Chesebrough Manufacturing Company

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Chesebrough Manufacturing Company
IndustryOil-based Products
Founded1859; 163 years ago (1859)
FounderRobert Augustus Chesebrough
DefunctJune 1955 (1955-06)
FateMerged with Pond's

Chesebrough Manufacturing Company was an oil business which produced petroleum jelly or Vaseline,[1] which was marketed with the brand name Luxor. It was founded in 1859.[2] Robert Augustus Chesebrough, a chemist who started the company, was interested in marketing oil products for medicinal needs. He produced the first petroleum jelly by refining rod wax through the use of heat and filtration. He named Vaseline from the German language word for water (Wasser) and the Greek language word for oil (olion). Vaseline was patented in the United States in 1872 and England in 1877.

Company history[edit]

In 1870, Robert Chesebrough began selling a product derived from petroleum residue, Vaseline Petroleum Jelly. Chesebrough's first manufacturing plant for vaseline was in Perth Amboy, New Jersey. In 1881, Chesebrough Manufacturing began operating under Standard Oil. With the breakup of Standard Oil in 1911, it regained independence. Additional production sites were built in Pittsburgh, Pennsylvania, and in 1924, London, England.[3]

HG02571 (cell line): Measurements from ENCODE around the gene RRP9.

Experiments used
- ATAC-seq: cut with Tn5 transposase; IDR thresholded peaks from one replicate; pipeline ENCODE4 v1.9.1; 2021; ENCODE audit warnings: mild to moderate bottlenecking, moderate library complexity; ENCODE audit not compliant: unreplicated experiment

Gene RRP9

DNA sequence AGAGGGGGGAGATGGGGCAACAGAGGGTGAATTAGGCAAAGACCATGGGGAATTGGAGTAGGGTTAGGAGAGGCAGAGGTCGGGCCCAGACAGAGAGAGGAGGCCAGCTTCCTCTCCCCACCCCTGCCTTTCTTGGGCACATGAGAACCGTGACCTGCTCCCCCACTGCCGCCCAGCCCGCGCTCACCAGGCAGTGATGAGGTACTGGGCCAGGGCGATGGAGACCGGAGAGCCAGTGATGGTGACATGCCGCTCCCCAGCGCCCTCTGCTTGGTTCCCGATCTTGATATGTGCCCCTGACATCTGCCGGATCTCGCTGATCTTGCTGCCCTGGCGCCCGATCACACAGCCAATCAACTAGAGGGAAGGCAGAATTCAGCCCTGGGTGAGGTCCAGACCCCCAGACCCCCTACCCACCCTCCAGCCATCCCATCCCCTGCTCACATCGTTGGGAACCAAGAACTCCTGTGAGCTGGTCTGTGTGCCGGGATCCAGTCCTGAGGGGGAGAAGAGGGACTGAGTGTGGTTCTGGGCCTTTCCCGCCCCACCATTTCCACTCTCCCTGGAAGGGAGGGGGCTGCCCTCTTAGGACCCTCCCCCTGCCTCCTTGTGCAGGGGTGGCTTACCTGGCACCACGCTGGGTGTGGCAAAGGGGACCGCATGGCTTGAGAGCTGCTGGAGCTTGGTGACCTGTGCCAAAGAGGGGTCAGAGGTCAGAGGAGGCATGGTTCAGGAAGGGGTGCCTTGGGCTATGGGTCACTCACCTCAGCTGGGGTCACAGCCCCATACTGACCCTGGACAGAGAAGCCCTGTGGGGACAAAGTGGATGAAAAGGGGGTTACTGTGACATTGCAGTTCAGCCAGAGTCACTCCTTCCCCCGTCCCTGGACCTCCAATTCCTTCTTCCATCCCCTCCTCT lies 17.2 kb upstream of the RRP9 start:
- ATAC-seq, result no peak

Chesebrough Manufacturing Company distributed its product throughout the United States and Britain during the early and mid-20th century.[1] Its UK office was at 42 Holborn Viaduct.[4] It was listed on the New York Stock Exchange and grouped with other oil-related stocks such as Standard Oil and its subsidiaries, and Continental Oil.[5]

The company had a productive record of earnings and dividend disbursements even with the onset of the Great Depression. Earnings increased from $8.36 per share in 1925 to $13.22 during 1929.[1] As of December 31, 1940, the Chesebrough Manufacturing Company had total assets of $4,267,940 and liabilities of $603,643.[6] In 1940, damage to its London plant from a World War II air raid totaled $50,000.[6]

Chesebrough and Pond's merged in June 1955, and in 1987 Chesebrough-Ponds was acquired by the Anglo-Dutch company Unilever.[7]


  1. ^ a b c "Curb Market Comment". The Wall Street Journal. July 18, 1930. p. 19.
  2. ^ Isaac E. Lambert; 1941. The Public Accepts: Stories Behind Famous Trade-marks, Names and Slogans. University of New Mexico Press.
  3. ^ "Vaseline: from trade mark to noun". PJ Online. Archived from the original on 2019-10-22.[full citation needed]
  4. ^ A Pictorial and Descriptive Guide to London and Its Environs: With Two Large Section Plans of Central London... Ward, Lock & Company, Limited. 1919. advertisement ff. p 270.
  5. ^ "Financial Markets". The New York Times. June 21, 1914. p. XX10.
  6. ^ a b "Chesebrough Mfg". The Wall Street Journal. April 1, 1941. p. 9.
  7. ^ B. Kumar (14 November 2012). Mega Mergers and Acquisitions: Case Studies from Key Industries. Springer. pp. 222–. ISBN 978-1-137-00590-8.